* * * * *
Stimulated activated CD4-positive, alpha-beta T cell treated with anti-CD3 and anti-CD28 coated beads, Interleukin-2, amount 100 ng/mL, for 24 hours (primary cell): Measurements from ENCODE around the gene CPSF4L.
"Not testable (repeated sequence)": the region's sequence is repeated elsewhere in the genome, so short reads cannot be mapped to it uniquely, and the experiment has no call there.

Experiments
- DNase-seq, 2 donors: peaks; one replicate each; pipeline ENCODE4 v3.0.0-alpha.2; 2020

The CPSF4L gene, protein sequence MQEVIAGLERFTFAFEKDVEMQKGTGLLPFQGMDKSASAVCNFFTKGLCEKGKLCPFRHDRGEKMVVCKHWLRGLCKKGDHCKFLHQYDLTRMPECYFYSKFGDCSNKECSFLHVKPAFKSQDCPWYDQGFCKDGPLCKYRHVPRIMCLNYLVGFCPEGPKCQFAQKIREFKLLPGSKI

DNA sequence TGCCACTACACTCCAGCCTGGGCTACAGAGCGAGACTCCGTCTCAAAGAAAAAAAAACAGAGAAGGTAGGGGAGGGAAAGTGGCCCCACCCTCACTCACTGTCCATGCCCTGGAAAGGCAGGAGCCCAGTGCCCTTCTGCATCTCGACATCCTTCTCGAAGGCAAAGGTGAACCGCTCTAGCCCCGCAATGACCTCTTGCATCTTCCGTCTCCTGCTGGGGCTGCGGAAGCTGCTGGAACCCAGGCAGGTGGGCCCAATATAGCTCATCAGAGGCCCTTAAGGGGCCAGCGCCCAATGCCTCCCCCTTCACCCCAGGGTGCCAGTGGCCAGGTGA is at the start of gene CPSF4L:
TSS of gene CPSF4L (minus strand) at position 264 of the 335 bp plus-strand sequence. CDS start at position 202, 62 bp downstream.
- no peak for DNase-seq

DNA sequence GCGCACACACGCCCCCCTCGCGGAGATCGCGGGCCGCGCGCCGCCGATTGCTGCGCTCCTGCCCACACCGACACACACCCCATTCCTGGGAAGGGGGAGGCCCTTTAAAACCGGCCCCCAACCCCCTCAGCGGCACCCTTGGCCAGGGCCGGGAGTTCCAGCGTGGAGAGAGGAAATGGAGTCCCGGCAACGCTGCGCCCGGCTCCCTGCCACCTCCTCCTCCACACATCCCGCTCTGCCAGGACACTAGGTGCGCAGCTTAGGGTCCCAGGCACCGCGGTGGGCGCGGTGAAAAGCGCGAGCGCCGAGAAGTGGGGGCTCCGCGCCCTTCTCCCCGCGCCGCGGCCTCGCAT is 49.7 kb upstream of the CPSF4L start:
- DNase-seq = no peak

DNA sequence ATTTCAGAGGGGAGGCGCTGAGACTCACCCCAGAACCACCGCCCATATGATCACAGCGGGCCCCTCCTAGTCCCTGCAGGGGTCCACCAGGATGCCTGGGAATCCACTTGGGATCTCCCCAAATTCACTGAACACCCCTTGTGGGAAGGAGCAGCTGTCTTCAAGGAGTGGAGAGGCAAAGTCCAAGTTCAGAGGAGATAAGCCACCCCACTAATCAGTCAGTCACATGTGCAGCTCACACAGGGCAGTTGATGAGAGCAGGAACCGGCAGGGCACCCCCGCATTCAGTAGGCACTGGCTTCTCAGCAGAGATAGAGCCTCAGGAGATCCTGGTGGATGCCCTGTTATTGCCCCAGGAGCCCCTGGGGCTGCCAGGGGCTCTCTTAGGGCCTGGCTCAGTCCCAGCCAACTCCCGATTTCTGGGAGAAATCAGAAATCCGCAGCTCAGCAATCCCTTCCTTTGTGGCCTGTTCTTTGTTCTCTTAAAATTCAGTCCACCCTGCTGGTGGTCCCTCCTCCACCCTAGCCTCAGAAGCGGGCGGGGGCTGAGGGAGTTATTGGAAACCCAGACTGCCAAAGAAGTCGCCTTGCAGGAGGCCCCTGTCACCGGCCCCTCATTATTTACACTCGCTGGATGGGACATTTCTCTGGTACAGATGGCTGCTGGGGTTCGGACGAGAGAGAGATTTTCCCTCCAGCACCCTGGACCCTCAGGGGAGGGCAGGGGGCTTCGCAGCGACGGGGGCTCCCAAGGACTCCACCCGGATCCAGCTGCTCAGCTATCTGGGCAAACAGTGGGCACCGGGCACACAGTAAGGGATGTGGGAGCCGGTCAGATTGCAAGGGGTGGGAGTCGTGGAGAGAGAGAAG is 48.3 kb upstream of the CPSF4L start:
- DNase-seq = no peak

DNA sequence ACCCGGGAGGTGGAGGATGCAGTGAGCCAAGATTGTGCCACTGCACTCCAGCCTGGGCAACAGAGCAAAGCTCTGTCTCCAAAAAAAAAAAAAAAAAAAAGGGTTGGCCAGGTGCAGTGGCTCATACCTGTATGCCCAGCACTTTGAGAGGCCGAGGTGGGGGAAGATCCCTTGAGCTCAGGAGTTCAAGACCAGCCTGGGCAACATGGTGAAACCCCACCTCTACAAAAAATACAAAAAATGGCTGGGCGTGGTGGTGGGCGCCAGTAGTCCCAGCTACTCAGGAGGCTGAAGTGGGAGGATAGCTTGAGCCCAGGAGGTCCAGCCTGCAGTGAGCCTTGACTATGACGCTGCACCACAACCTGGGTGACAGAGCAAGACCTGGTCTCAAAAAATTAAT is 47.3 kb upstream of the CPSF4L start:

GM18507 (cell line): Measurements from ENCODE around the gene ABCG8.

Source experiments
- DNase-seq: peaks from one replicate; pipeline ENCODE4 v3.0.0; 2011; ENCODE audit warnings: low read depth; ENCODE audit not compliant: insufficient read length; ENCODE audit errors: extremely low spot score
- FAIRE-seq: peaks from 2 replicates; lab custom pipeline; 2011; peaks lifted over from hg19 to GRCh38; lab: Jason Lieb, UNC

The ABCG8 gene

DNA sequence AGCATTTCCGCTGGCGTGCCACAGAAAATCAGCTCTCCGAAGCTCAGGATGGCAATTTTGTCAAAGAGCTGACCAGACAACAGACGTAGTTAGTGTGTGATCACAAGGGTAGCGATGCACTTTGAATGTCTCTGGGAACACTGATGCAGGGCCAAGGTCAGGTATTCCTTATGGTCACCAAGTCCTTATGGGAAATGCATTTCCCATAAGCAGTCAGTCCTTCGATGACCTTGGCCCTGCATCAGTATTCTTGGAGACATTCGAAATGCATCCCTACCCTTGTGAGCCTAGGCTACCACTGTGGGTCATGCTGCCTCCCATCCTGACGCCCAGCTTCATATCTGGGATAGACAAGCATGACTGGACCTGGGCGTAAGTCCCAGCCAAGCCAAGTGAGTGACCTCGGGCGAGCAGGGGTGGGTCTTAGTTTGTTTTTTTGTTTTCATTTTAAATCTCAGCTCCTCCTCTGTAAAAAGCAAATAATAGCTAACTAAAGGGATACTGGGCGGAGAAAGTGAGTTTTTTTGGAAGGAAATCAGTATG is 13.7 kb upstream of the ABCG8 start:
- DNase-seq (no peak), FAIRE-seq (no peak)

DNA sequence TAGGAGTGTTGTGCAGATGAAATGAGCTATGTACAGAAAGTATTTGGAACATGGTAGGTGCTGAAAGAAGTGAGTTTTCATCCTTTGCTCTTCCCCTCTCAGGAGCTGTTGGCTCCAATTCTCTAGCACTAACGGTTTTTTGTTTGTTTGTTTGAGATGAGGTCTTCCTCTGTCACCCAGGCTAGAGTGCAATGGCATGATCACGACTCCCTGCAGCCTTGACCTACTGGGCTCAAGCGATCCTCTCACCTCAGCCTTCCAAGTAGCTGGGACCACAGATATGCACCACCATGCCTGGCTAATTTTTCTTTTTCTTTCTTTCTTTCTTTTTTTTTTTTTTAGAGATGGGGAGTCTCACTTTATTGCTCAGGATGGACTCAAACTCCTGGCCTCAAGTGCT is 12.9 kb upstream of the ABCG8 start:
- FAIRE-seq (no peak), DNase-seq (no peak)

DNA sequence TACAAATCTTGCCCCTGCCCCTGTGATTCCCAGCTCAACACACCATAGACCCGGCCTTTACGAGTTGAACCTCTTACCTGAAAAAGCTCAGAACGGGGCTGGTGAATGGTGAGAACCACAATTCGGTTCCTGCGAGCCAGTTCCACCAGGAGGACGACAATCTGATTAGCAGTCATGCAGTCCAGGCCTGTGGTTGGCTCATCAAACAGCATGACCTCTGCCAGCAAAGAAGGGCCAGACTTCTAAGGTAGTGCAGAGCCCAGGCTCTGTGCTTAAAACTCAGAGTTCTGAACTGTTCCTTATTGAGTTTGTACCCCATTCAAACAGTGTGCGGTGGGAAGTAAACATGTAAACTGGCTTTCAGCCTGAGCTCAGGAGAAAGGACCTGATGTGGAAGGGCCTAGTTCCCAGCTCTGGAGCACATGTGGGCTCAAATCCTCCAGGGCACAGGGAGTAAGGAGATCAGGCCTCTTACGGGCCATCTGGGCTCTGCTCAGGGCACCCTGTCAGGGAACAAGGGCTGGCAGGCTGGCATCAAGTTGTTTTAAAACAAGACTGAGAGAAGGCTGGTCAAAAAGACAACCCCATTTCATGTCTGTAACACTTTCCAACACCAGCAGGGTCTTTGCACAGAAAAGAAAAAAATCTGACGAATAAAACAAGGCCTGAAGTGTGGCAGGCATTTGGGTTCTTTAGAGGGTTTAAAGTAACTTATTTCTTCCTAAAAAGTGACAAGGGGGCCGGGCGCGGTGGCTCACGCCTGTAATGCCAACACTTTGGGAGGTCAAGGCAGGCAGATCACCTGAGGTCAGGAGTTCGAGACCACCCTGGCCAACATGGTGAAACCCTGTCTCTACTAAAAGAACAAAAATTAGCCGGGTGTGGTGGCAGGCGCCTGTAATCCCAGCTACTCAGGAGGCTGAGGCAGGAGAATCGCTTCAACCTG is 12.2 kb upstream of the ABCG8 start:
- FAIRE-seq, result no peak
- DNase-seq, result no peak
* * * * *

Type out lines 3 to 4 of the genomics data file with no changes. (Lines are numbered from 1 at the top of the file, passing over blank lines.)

Experiments
- DNase-seq, 2 donors: peaks; one replicate each; pipeline ENCODE4 v3.0.0-alpha.2; 2020